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Scene, Unseen

What we know about our past is often heavily filtered through something like “conventional wisdom”. Certain “great men” are raised up as heroes while others are confined to the footnotes of history. The names that we hear often get credit for far more than they deserve as they ossify into myths, people who are bigger than life. That’s been changing lately as we study history as the actions of people who were simply doing their best. It’s especially evident in the growing body of performances of ancient music that showcase “minor” composers – those who made up the scene that made it all happen.

I’m a big fan of ancient music. The idea that a voice can speak to me over centuries has always been a mystical experience that hits me in the guts much harder than the latest pop tune. The personal connection I have with Ludwig van Beethoven is only a part of the experience of feeling well grounded by the sounds of artists long past, the composers whose music somehow lasted and made it to the ears of today.

Recently, however, the classical scene has undergone a genuine revival that puts these great composers in their place. Since the advent of recorded music, every one of the “great works” has been recorded over and over by musicians eager to get their craft out to an audience. But do we really need another “cover” of a work that we all know well? Many young musicians out to make a name for themselves have taken a scholarly approach and dug up works by people we don’t know that sound, suspiciously, like works that were written by figures we thought we knew intimately.

It turns out that none of the great composers of any time worked in a vacuum. This may sound like a huge “Duh!” to anyone paying attention, but it puts everything in a new light. For example, I’ve never thought that van Beethoven’s Violin Concerto in D (Opus 61) was actually written by van Beethoven. It just doesn’t sound like him to me, especially compared to the piece he wrote just before it (Symphony #4) and just after (the Carolian Overture). He was undergoing a lot of turmoil in his life, and in a short time his growing deafness would drive him to contemplate suicide. Was the melancholy but sweet longing of the first movement or the bouncy exuberance of the third possibly written by such a man?

The answer, to me, came when a young violinist named Rachel Barton Pine dug out the Violin Concerto of Franz Clement, re-published for the first time in 200 years in 2005. Clement is important because he is the soloist who performed the premiere of Beethoven’s work in 1806, and is said to have been the one who stood between the concert organizer and Beethoven, who was incredibly late with the score. It turns out that Clement’s own Concerto, written 8 years earlier, is remarkably similar to the one that we call Beethoven’s.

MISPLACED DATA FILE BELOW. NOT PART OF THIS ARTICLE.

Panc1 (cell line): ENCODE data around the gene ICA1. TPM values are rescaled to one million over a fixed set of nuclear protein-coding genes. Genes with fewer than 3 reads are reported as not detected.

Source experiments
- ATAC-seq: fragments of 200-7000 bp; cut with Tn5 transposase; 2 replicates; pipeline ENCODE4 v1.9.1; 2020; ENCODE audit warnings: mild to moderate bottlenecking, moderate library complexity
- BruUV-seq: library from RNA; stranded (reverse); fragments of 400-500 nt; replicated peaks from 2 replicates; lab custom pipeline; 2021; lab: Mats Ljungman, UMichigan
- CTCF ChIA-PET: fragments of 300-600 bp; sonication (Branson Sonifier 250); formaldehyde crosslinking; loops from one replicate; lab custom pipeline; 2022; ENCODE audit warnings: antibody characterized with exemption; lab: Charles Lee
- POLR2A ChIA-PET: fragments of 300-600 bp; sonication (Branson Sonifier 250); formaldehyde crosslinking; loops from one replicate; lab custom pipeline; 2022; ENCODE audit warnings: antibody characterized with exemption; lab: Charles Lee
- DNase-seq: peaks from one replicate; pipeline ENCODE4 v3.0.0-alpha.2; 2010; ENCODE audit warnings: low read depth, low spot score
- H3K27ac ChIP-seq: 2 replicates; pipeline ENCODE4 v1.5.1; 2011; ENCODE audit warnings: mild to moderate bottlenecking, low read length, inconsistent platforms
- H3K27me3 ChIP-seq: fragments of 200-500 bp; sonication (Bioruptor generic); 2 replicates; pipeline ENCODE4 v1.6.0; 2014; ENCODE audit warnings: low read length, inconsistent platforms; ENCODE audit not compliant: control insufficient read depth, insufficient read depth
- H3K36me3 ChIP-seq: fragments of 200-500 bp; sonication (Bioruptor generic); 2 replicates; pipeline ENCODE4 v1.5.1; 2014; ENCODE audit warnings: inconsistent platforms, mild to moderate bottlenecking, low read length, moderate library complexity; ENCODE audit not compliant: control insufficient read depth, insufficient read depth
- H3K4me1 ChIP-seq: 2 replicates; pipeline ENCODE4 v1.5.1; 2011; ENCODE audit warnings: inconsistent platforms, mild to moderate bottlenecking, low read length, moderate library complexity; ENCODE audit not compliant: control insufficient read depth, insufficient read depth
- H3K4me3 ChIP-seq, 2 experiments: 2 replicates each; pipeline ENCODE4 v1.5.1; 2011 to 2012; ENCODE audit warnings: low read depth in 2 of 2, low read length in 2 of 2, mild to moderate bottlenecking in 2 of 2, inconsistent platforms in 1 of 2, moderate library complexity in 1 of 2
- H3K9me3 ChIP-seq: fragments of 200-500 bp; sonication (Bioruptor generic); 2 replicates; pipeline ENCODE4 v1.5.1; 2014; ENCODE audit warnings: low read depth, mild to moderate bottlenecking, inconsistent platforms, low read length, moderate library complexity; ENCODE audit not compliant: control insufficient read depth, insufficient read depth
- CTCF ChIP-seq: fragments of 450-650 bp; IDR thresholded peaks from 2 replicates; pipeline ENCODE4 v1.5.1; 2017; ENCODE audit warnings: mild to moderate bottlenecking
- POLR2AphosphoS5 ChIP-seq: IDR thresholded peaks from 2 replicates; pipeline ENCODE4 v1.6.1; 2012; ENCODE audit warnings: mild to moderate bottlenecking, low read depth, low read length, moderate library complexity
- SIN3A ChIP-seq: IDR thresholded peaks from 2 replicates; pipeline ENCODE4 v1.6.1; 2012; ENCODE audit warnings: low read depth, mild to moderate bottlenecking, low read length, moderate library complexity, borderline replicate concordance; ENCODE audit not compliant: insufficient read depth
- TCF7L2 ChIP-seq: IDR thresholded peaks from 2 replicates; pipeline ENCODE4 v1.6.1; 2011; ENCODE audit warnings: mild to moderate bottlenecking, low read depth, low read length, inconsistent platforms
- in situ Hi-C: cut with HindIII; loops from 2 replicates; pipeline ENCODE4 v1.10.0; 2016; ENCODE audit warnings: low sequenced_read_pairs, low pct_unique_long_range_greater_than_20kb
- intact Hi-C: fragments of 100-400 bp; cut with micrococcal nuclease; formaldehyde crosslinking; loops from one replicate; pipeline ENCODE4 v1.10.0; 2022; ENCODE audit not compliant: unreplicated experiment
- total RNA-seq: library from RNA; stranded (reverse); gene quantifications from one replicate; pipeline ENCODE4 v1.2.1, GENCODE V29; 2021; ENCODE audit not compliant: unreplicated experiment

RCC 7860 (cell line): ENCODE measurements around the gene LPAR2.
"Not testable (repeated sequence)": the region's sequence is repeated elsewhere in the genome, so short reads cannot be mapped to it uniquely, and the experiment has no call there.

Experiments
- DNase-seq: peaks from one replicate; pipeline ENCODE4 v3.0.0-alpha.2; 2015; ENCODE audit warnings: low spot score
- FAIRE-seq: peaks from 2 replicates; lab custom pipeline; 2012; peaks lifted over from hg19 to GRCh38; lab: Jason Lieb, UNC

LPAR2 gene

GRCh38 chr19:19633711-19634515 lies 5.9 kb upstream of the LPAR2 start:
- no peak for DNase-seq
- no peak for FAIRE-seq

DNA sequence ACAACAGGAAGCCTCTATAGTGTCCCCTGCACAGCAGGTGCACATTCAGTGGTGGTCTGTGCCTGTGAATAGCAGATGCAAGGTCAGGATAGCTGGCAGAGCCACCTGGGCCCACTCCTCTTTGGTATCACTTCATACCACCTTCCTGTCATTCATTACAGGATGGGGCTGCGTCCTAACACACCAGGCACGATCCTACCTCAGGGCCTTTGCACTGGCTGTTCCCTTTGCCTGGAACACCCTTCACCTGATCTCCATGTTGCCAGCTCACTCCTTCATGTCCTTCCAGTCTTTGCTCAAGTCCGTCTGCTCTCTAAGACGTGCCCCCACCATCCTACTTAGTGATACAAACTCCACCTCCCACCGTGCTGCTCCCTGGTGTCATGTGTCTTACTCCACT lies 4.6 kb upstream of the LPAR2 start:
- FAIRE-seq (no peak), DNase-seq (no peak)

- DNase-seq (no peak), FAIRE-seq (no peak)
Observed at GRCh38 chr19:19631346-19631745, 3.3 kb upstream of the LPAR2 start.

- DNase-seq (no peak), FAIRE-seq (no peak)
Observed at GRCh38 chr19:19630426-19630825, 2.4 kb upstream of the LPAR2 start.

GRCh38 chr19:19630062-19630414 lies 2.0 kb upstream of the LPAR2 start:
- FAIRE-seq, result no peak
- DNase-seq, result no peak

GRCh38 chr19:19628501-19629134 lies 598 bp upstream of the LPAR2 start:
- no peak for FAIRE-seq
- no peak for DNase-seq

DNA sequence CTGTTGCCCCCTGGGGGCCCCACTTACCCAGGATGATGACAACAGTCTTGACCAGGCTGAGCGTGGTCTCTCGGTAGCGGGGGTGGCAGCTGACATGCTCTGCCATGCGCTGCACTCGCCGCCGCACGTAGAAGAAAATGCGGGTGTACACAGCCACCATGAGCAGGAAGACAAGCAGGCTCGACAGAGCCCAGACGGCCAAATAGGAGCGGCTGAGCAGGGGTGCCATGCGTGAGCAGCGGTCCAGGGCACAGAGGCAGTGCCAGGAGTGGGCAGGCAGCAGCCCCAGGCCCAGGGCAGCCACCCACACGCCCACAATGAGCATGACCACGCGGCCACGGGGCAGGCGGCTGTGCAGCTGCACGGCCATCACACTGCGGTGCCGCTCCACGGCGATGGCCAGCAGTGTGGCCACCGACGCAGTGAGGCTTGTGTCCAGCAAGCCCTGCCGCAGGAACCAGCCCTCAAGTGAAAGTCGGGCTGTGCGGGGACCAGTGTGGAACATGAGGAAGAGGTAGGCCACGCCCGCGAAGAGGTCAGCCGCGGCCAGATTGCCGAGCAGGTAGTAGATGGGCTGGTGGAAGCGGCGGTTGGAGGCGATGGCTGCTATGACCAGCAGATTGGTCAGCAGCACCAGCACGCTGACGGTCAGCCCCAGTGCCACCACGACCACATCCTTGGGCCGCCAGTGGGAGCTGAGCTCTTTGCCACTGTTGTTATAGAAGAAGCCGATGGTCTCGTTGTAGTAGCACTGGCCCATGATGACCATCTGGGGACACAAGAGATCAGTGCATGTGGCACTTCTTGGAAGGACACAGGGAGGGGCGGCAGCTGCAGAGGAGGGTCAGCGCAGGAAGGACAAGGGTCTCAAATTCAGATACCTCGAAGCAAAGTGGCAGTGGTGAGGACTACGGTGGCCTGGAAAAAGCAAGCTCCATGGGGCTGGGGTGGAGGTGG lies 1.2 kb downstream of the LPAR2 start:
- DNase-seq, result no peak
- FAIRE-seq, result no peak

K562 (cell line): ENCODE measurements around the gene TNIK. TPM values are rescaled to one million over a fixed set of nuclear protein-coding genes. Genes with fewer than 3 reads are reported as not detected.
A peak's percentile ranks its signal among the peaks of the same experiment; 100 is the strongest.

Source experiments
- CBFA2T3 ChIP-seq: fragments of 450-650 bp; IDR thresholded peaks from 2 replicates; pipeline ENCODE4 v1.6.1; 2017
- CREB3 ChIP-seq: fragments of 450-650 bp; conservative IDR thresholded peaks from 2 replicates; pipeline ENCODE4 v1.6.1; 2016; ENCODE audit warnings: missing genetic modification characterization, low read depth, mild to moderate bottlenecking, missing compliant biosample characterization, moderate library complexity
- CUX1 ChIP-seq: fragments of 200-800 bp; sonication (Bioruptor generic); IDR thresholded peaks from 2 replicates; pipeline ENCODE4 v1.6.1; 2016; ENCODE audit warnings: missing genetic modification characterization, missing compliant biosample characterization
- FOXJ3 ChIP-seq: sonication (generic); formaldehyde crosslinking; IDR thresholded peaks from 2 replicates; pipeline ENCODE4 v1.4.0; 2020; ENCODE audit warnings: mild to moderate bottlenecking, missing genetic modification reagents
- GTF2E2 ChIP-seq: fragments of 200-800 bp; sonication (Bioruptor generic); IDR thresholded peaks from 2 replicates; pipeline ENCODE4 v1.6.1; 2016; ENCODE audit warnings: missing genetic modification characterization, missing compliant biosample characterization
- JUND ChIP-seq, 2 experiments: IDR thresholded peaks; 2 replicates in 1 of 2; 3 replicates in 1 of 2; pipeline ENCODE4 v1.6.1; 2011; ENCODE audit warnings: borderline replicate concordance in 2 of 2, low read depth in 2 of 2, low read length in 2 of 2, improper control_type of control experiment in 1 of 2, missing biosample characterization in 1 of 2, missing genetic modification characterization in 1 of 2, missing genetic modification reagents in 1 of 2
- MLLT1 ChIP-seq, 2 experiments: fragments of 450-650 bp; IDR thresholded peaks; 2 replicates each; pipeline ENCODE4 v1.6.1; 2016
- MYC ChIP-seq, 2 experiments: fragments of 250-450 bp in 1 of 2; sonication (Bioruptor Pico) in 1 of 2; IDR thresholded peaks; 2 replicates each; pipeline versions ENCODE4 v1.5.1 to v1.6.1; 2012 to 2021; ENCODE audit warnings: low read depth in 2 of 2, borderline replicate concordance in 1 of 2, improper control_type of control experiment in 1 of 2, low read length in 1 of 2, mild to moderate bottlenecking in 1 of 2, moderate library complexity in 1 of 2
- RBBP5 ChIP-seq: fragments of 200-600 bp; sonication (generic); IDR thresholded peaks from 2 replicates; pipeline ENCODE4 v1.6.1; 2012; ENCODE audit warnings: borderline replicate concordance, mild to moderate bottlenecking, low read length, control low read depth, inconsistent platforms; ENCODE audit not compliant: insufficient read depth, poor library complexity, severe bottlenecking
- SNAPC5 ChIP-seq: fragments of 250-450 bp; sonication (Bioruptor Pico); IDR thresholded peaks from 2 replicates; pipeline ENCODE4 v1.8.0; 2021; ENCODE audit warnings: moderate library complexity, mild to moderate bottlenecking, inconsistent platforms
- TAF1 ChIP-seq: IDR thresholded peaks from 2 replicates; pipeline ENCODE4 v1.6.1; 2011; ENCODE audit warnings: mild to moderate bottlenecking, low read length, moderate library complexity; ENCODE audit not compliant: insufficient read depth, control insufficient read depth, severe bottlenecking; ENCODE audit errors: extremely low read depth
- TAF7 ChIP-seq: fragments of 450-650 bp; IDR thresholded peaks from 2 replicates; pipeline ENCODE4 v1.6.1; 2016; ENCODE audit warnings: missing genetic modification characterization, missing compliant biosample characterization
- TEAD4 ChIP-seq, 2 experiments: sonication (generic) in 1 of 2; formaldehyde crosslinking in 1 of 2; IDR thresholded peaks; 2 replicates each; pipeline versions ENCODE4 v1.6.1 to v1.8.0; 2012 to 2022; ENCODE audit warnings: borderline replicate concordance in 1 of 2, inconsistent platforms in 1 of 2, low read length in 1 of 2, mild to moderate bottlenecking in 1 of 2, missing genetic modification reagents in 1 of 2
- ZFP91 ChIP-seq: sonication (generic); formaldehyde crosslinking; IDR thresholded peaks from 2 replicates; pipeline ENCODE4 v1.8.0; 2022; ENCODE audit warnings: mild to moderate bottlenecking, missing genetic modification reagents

Musicologist Clive Brown, who is responsible for digging out the Clement work, charitably refers to the “hidden dialogue” between the two men. I honestly think that it’s just as likely that Beethoven was in a personal crisis and couldn’t finish the commish, leaving it to Clement to Beethoven-up his earlier work to cover for a friend.

There’s no doubt that there is a relationship between the works, just as there was between the two men who were both responsible. That’s the important part of this whole story, in the end, because no matter how great we insist that a composer must be their work came out of a scene in their own day. There are many other examples of “borrowing” that became obvious in time, such as the suspicious similarity between the Siciliano of Bach’s Sonata for Flute and Harpsichord in Eb (BWV 1031) and an earlier work by Pergolesi.

The idea that great innovation doesn’t come from spontaneous “eureka!” moments in a great mind, but from connections between a number of people that are very skilled in their craft is a strangely recent way to look at history. We’ve been far too in love with the idea of people who became myths, supposedly bigger than the times from which they came.

The lesson that we are products of our times, some products perhaps a bit more durable than others, is hard to understand when we can’t relate well to our own history. Thanks to developments in the depth of the classical music playlist, this lesson can be appreciated in our guts by sounds that wash over us from days long past. It’s a good lesson, and one that I’m happy to hear firsthand.

8 thoughts on “Scene, Unseen

  1. I think you had this before, but it’s still a good read. The best innovators are always those who take what is around them and make it into something bigger. Steve Jobs comes to mind right away.

  2. Thanks, guys. It is a recycle, and yes, I was sort of thinking of Jobs when it came back to me – but the principle is an old one that we should not ignore.

  3. All art comes from a scene but there is someone who crystallizes it and makes it resonate is the person that gets all the credit. It has been that way forever and it will always be that way.

  4. Llama: Welcome, and thanks! It’s more fun to me to find the people who almost made it but didn’t quite. It took Antonio Salieri to make “Amadeus” a great story. 🙂

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